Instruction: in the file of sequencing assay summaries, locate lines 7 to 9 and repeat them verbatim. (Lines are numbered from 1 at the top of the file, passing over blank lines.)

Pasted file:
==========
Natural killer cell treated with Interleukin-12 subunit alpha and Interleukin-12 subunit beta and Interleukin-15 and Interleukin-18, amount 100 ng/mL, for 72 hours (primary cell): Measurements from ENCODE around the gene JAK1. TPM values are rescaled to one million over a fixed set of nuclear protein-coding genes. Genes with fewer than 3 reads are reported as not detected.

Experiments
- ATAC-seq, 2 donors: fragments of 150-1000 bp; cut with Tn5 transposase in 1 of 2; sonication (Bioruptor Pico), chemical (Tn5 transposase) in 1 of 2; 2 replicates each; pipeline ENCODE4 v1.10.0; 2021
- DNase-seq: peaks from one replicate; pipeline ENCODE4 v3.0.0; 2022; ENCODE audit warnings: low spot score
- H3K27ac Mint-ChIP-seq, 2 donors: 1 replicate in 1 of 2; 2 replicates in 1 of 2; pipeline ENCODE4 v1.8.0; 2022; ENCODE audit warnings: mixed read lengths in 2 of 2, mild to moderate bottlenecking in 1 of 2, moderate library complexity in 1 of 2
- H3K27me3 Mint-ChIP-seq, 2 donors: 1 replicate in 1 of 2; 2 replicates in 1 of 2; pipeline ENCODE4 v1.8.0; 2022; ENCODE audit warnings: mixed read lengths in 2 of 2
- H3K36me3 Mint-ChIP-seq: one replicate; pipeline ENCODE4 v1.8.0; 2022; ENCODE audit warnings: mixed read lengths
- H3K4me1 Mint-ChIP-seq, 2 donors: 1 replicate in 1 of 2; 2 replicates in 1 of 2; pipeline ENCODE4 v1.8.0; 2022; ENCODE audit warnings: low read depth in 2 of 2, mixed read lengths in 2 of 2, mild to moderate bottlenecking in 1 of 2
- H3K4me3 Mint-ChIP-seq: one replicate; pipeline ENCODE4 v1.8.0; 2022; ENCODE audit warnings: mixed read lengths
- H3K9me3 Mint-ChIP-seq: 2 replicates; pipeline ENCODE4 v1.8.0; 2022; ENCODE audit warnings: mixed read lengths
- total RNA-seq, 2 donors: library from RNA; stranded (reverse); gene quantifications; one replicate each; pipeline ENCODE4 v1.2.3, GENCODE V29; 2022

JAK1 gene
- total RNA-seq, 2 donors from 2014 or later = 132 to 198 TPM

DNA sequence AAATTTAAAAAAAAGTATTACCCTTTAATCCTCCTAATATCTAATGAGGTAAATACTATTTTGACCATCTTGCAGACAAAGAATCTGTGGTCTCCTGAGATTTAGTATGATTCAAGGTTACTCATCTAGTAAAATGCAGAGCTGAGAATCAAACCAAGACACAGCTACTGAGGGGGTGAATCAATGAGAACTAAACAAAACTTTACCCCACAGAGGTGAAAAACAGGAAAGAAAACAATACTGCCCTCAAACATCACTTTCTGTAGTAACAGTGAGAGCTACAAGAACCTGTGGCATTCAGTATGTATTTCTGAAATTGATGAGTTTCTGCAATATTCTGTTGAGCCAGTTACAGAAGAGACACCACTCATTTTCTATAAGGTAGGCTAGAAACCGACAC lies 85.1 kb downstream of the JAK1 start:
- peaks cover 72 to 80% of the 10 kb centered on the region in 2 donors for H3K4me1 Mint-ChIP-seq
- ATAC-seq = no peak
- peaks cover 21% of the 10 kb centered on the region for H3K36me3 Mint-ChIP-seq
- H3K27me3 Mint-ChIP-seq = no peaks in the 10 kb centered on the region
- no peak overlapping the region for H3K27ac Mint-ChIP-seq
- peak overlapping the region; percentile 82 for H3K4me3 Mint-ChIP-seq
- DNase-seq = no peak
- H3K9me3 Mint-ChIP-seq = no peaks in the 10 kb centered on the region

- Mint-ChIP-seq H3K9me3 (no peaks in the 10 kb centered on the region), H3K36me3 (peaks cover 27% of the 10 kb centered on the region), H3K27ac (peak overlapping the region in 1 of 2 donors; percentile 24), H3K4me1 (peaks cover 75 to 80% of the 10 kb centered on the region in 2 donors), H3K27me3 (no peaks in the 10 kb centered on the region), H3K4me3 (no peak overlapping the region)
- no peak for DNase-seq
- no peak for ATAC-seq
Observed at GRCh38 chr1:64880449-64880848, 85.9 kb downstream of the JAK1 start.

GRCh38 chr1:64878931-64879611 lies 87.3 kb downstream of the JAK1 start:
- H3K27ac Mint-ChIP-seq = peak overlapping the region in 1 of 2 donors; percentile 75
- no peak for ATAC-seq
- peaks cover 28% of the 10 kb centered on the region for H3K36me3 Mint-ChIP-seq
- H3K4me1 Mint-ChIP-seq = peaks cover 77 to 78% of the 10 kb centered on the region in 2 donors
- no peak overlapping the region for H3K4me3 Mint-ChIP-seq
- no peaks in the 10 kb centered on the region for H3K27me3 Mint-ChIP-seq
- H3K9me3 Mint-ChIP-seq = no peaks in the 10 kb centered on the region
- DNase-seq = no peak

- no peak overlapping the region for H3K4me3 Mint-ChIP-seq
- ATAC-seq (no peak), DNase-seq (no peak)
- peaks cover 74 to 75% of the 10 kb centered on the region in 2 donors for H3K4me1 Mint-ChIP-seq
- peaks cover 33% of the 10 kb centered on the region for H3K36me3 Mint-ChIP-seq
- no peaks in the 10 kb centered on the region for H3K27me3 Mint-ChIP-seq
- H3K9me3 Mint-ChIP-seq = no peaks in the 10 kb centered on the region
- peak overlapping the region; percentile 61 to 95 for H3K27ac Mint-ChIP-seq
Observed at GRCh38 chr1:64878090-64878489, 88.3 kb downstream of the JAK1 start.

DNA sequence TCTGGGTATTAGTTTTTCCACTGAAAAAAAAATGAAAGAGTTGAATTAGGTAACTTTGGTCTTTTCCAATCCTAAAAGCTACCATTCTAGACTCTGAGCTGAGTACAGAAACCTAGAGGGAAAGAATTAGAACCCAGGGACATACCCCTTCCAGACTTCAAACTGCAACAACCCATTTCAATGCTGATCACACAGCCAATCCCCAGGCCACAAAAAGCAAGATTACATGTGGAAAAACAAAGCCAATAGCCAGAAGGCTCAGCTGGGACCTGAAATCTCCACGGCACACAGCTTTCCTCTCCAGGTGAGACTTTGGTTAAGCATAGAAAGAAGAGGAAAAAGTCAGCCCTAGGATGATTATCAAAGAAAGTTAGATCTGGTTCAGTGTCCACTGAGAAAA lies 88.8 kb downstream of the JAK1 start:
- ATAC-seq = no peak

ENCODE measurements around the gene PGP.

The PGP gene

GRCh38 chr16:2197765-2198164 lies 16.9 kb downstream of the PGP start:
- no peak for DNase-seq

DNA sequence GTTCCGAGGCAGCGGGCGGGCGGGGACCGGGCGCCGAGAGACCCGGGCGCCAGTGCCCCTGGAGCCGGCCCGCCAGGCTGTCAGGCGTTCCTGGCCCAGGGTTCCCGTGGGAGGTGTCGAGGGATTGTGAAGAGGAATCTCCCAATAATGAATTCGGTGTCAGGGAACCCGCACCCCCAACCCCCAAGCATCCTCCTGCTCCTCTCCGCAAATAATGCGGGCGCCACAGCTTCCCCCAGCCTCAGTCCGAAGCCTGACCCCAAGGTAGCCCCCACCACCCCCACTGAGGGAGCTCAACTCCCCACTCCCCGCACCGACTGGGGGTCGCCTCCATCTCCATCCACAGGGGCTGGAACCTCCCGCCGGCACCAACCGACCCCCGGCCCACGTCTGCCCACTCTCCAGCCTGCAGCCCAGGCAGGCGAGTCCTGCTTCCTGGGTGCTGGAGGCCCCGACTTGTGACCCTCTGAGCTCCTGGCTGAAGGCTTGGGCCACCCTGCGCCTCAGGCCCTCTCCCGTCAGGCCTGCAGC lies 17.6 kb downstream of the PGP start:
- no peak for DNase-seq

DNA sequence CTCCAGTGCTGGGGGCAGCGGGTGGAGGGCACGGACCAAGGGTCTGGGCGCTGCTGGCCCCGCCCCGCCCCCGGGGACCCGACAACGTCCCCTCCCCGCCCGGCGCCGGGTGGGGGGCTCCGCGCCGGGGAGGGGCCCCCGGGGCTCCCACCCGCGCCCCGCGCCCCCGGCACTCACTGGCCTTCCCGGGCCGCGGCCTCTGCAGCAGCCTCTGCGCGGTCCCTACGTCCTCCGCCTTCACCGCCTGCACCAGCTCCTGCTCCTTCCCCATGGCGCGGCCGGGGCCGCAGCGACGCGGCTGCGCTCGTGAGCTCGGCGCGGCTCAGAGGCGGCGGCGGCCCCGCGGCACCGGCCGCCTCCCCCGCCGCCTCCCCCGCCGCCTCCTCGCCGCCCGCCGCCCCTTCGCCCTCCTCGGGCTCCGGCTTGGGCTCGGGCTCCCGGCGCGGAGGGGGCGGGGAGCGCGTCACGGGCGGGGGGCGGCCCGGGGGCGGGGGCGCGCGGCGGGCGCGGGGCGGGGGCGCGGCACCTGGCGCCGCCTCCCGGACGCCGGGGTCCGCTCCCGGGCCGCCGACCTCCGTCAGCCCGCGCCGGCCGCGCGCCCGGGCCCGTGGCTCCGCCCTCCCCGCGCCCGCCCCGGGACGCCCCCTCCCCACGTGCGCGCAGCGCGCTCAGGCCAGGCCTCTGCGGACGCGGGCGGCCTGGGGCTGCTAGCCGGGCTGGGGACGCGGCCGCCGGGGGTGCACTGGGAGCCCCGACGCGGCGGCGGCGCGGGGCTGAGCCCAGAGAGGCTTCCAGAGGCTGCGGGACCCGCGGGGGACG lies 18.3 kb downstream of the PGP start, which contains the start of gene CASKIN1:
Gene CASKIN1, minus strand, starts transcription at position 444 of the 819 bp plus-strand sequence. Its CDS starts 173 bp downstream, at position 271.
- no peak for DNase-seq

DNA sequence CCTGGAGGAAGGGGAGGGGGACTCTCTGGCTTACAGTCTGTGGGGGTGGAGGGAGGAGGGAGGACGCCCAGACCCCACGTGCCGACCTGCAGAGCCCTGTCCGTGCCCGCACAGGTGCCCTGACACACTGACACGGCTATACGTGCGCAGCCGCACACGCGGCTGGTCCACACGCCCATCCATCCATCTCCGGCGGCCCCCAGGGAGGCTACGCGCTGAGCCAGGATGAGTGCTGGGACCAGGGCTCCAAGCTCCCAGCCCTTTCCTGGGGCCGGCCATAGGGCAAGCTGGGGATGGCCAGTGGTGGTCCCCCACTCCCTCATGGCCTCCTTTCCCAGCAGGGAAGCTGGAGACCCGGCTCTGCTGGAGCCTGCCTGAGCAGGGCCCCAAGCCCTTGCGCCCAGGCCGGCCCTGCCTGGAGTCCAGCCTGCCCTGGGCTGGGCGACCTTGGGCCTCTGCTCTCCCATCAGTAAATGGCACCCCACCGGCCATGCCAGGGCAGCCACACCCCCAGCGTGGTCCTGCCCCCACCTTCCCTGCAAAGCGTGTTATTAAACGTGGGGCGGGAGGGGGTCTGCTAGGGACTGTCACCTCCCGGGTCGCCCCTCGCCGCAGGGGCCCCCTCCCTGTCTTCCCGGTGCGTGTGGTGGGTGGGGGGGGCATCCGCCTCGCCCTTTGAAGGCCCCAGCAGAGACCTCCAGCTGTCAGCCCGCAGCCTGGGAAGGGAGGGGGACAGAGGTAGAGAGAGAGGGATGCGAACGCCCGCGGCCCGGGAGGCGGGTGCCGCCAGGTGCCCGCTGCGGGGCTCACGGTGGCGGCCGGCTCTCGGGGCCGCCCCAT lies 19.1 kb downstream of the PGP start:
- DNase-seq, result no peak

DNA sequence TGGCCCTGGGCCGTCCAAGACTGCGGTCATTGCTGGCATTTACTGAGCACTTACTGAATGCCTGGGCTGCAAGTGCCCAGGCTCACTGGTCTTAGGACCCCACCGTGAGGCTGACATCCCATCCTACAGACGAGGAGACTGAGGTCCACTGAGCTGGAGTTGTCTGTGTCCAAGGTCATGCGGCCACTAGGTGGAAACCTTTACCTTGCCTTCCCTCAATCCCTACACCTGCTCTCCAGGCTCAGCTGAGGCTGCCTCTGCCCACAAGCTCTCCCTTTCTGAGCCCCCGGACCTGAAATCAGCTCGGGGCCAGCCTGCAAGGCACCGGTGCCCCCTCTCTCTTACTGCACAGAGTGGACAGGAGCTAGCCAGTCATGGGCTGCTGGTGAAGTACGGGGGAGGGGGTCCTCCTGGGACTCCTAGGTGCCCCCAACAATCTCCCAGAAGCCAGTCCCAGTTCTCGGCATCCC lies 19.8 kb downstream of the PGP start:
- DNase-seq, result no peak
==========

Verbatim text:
- H3K36me3 Mint-ChIP-seq: one replicate; pipeline ENCODE4 v1.8.0; 2022; ENCODE audit warnings: mixed read lengths
- H3K4me1 Mint-ChIP-seq, 2 donors: 1 replicate in 1 of 2; 2 replicates in 1 of 2; pipeline ENCODE4 v1.8.0; 2022; ENCODE audit warnings: low read depth in 2 of 2, mixed read lengths in 2 of 2, mild to moderate bottlenecking in 1 of 2
- H3K4me3 Mint-ChIP-seq: one replicate; pipeline ENCODE4 v1.8.0; 2022; ENCODE audit warnings: mixed read lengths